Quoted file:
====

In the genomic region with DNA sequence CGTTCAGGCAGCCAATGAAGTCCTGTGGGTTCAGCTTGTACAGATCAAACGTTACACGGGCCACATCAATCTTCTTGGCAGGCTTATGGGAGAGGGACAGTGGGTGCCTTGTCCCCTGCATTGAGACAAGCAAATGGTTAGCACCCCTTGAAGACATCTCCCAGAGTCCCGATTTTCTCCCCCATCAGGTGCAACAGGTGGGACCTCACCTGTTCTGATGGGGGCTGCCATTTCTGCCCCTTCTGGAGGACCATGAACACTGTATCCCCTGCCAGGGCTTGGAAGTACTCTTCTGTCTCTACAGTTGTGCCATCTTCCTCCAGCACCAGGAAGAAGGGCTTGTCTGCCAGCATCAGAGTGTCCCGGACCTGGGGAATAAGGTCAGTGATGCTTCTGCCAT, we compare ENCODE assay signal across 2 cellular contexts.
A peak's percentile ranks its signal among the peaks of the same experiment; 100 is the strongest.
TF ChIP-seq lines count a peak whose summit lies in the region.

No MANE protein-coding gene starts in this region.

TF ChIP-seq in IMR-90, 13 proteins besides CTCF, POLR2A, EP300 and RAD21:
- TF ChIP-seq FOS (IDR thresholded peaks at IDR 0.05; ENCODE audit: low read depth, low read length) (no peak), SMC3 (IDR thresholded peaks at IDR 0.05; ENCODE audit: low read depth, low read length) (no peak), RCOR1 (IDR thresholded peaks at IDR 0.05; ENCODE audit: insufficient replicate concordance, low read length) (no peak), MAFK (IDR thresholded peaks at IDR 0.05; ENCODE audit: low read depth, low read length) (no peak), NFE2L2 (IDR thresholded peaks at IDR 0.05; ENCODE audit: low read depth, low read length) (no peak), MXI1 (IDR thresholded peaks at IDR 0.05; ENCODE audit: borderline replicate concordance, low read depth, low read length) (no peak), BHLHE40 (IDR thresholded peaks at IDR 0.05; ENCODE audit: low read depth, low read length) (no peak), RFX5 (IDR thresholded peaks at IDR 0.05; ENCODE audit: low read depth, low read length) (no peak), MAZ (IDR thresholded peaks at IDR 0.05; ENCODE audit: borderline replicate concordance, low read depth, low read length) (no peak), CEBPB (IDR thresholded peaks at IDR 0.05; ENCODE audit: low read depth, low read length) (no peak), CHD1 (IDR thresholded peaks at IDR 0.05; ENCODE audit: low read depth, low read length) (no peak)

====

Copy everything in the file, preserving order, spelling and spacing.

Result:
In the genomic region with DNA sequence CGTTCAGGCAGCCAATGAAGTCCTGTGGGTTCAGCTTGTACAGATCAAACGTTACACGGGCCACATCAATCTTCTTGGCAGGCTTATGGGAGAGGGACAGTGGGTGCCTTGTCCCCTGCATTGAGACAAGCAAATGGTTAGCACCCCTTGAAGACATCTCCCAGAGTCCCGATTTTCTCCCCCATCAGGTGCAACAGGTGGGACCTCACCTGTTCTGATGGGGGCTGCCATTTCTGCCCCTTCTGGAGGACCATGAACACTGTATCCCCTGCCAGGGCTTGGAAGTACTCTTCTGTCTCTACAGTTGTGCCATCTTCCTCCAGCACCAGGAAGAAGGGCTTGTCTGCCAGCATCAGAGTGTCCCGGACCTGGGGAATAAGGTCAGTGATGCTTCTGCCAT, we compare ENCODE assay signal across 2 cellular contexts.
A peak's percentile ranks its signal among the peaks of the same experiment; 100 is the strongest.
TF ChIP-seq lines count a peak whose summit lies in the region.

No MANE protein-coding gene starts in this region.

TF ChIP-seq in IMR-90, 13 proteins besides CTCF, POLR2A, EP300 and RAD21:
- TF ChIP-seq FOS (IDR thresholded peaks at IDR 0.05; ENCODE audit: low read depth, low read length) (no peak), SMC3 (IDR thresholded peaks at IDR 0.05; ENCODE audit: low read depth, low read length) (no peak), RCOR1 (IDR thresholded peaks at IDR 0.05; ENCODE audit: insufficient replicate concordance, low read length) (no peak), MAFK (IDR thresholded peaks at IDR 0.05; ENCODE audit: low read depth, low read length) (no peak), NFE2L2 (IDR thresholded peaks at IDR 0.05; ENCODE audit: low read depth, low read length) (no peak), MXI1 (IDR thresholded peaks at IDR 0.05; ENCODE audit: borderline replicate concordance, low read depth, low read length) (no peak), BHLHE40 (IDR thresholded peaks at IDR 0.05; ENCODE audit: low read depth, low read length) (no peak), RFX5 (IDR thresholded peaks at IDR 0.05; ENCODE audit: low read depth, low read length) (no peak), MAZ (IDR thresholded peaks at IDR 0.05; ENCODE audit: borderline replicate concordance, low read depth, low read length) (no peak), CEBPB (IDR thresholded peaks at IDR 0.05; ENCODE audit: low read depth, low read length) (no peak), CHD1 (IDR thresholded peaks at IDR 0.05; ENCODE audit: low read depth, low read length) (no peak)